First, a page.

I think in my skillset, the main reasons I haven't been able to collect business are twofold. First, I don't think that for web work the company makes the potential clients jump through enough hoops, nor do they validate well enough what the user is requesting to get the correct bidders on the job. If I, as a customer, attempt to create a request for proposal in the "Web Design and Development" category, I'm presented with so many subcategories that there's even a "Show More" link. Some of the categories include "Web Design," "Web Development," "Web Programming," and "Web Hosting;" as a layperson in a small business who doesn't have knowledge but really feels the need to have a web presence, those categories would really confuse me, and I believe they confuse a lot of the users for whom I see RFPs, based on what I see. If I drill down into "Web Hosting," the options remain confusing - do I need "databases?" Do I need "Web design" as part of my hosting? What's "bandwidth?" This flow looks like it's intended for people who already have websites, but it does nothing to educate people who need a website from the ground up, not even a link suggesting they should try a different category. The "Web Development" category is more appropriate for those users, but they have no way of knowing that without poking around on their own.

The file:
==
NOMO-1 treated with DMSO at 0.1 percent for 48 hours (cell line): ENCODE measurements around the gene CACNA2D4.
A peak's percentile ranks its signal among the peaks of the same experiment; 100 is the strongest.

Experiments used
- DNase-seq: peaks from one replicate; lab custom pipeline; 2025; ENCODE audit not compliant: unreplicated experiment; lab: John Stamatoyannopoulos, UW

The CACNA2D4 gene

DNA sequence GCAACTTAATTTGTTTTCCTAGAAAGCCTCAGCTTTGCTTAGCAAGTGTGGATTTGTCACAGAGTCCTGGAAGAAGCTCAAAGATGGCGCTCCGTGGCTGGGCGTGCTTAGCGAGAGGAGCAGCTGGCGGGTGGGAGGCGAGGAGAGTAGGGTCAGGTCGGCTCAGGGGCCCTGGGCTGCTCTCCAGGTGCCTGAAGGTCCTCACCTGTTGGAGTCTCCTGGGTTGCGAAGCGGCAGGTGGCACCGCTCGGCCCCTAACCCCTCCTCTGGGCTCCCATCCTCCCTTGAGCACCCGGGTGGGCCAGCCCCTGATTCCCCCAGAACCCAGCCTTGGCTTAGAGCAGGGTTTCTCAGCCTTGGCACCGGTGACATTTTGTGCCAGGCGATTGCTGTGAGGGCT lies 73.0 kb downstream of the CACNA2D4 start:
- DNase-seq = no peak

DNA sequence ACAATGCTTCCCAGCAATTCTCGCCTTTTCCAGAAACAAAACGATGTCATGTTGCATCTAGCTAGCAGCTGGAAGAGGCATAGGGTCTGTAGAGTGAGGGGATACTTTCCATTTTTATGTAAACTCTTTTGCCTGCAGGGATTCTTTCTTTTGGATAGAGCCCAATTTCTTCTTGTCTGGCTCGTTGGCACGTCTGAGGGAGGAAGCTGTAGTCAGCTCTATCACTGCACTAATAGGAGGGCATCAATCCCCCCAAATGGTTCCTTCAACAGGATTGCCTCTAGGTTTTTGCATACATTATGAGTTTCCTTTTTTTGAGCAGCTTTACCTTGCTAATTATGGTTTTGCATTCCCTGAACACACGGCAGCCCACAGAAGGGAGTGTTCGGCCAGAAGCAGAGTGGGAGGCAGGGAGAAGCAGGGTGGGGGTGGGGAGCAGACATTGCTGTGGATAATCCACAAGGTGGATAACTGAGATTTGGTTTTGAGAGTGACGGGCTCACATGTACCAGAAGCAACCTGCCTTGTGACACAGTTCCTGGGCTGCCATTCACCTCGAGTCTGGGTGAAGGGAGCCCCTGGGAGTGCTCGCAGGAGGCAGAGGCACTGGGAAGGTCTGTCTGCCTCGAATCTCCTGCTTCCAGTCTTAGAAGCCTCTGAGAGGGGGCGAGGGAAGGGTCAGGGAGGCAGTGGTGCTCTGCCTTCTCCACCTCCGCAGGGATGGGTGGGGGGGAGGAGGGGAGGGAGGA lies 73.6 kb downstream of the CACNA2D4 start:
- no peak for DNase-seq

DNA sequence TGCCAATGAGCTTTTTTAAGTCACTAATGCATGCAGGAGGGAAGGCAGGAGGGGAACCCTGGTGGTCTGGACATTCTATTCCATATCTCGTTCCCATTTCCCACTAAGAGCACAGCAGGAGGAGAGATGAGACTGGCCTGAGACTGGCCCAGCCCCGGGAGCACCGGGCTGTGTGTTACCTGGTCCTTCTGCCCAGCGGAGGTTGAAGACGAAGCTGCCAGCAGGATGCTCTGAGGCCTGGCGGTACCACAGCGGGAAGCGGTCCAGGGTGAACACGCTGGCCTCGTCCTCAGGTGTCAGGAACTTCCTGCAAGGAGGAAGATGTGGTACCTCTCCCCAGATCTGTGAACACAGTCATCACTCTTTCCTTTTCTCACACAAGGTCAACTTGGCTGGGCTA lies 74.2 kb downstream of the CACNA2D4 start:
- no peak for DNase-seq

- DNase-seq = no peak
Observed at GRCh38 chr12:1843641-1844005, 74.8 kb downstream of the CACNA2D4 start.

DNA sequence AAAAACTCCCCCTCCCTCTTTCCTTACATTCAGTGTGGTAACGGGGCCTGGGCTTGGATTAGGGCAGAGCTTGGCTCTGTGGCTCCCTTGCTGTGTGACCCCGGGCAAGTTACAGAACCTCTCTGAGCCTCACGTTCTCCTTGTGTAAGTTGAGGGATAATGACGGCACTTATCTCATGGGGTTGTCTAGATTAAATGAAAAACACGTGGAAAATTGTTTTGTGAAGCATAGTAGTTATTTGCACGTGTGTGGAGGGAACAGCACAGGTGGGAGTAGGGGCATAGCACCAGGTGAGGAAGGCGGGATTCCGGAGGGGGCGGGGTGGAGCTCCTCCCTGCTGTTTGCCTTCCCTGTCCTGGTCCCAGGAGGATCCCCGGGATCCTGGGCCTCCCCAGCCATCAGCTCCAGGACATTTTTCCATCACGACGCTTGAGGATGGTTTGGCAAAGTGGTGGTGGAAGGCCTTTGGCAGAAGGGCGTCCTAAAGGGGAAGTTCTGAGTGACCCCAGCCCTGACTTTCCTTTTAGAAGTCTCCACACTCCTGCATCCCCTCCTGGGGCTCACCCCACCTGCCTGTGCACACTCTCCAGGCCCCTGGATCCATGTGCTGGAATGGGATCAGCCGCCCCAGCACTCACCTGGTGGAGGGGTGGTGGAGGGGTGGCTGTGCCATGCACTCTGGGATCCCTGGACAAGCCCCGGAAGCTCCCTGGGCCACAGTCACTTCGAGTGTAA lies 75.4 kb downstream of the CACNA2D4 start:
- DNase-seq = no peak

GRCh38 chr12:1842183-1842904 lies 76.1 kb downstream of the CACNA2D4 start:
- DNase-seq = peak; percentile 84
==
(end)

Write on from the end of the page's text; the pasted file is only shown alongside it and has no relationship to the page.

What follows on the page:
The second issue is that the user and professional communication flow is quite limited; professionals can ask questions only during their quote flow, which means that professionals are often flying blind. I ask questions in my quotes, but I have to quote at the same time, which means I am stuck in a state where I am throwing numbers out without having all the information I might want. That means I'm not confident in my quotes, and when I'm not confident I'm likely to come in higher than I would if I had the whole picture. That's not good for me as a professional, because when working in a commodity field, I think the users are likely ending up with the quote that looks cheapest and doesn't make them think too much. Again, the clients in this flow appear to be mostly laypeople, and they're not getting any sort of education before throwing a request into the ether and getting magical responses in their inbox.